What We do!
At EA, we believe in partnering with our clients on their events in lieu of acting as simply a service provider for equipment and labor. We accomplish this by employing well-rounded talent that is always willing to help and contribute to the success of the show, even when it is generally outside of our normal scope of operations.
Additionally at EA, we have spent decades cultivating a diverse and cohesive freelancer pool, that we maintain by doing everything from engaging with them on equipment decisions to inviting them to the shop for regular barbecues. Building these relationships with our freelancer pool, enables us to not only staff events with the proper skill-set for the job, but also with the right personality type for the team and end-client.
Lastly at EA, we understand that the great talent we employ cannot work without great tools! So not only do we research and get the opinions of many experts in our field on equipment purchases, we also ensure our staff has the software and hardware needed for pre production and design, but also the latest tools and gadgets to resolve all the unexpected challenges of job-site.
A Brief History of EA
On Valentine’s Day, 1990, John Demorest parted ways with Apple, bought a single Sony 1270 Projector and a gurney so he could load the projector in and out of his Toyota pick-up truck. John then registered his new venture as Media Solutions. For the next nine years John and his Sony supported quarterly meetings for Apple and an occasional meeting for Garage.com; eventually John moved his operation to Incline Village under the name Demorest Productions.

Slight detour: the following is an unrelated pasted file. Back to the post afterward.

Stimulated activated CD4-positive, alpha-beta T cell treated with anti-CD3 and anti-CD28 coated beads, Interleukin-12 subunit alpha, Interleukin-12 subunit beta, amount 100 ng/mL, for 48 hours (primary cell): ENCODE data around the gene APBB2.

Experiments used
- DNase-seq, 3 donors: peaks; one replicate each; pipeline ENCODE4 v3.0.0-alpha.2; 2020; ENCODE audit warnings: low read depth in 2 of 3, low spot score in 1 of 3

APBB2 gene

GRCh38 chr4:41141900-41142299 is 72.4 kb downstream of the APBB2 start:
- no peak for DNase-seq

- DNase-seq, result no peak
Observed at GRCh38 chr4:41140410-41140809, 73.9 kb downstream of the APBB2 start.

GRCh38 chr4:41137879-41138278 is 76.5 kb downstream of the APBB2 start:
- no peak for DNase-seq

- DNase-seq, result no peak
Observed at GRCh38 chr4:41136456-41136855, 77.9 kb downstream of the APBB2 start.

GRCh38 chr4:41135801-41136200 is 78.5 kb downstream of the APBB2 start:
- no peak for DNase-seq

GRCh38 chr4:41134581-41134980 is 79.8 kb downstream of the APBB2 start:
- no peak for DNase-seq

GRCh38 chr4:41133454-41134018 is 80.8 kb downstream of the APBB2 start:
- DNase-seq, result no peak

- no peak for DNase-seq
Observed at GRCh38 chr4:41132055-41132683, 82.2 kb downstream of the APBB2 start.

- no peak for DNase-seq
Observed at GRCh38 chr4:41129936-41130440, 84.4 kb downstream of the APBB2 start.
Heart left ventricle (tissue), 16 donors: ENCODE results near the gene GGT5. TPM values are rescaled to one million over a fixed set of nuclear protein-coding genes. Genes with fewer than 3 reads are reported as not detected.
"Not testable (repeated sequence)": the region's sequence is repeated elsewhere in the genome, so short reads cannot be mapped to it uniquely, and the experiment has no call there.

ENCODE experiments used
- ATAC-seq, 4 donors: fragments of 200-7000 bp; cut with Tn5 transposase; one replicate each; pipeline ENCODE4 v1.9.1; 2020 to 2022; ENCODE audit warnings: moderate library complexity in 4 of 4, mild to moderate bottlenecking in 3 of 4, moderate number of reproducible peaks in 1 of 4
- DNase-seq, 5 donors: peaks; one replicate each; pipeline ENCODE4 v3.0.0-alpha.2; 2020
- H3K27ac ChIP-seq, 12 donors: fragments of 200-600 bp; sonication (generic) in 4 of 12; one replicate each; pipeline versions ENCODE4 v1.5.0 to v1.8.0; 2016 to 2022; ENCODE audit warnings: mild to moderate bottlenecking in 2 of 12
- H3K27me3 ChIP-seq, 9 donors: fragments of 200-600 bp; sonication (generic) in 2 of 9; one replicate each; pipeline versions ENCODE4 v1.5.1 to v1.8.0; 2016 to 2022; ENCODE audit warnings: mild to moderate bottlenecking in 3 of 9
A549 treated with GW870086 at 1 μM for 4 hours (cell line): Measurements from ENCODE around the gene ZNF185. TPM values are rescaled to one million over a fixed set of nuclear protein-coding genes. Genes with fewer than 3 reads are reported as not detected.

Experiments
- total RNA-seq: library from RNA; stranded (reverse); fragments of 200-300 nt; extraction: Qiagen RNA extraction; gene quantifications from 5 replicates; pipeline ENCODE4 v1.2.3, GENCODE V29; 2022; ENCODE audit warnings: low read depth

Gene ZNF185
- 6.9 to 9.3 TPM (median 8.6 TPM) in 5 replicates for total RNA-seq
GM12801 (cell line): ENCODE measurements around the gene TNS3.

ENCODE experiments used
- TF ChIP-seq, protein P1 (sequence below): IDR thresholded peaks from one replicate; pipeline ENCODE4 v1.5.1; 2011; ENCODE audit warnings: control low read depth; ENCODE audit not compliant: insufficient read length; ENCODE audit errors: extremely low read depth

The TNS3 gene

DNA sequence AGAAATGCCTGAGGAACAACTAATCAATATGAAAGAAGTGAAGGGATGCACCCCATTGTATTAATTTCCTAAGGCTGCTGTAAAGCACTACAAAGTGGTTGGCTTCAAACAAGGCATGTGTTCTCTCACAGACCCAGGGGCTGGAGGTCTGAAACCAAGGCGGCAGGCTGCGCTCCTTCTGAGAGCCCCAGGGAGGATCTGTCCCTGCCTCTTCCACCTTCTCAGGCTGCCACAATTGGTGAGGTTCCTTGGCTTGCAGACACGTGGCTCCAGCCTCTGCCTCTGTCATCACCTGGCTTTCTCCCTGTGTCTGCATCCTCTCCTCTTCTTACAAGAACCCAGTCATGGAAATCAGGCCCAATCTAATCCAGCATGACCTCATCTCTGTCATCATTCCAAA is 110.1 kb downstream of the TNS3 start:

Through time and networking John met new people in the industry, found more projects and hired his first full-time employee (an Audio Engineer). In 2004 he purchased a warehouse/office space in Santa Clara and registered the business under the name Event Architects, Inc. From then on, things grew much more rapidly. In 2011 he hired his second full-time employee to handle Video and then in 2012 his third to handle operations and so on, the company grew.
Since then EA has tripled the size of its warehouse and office space, gone from 4 full-time employees to 8 and substantially increased business and capable scope — from tripod screens and overhead projectors in the 1990’s to corporate Arena gigs in 2019. In 2014 EA was partially sold, John partnered with a key employee, Jeff Smith. In 2017 Jeff acquired the remainder of the company and, subsequently, John retired. What John left behind was a corporate culture of quality above quantity and a persistently detailed approach to production quality, work-place efficiency and a customer-centric business model.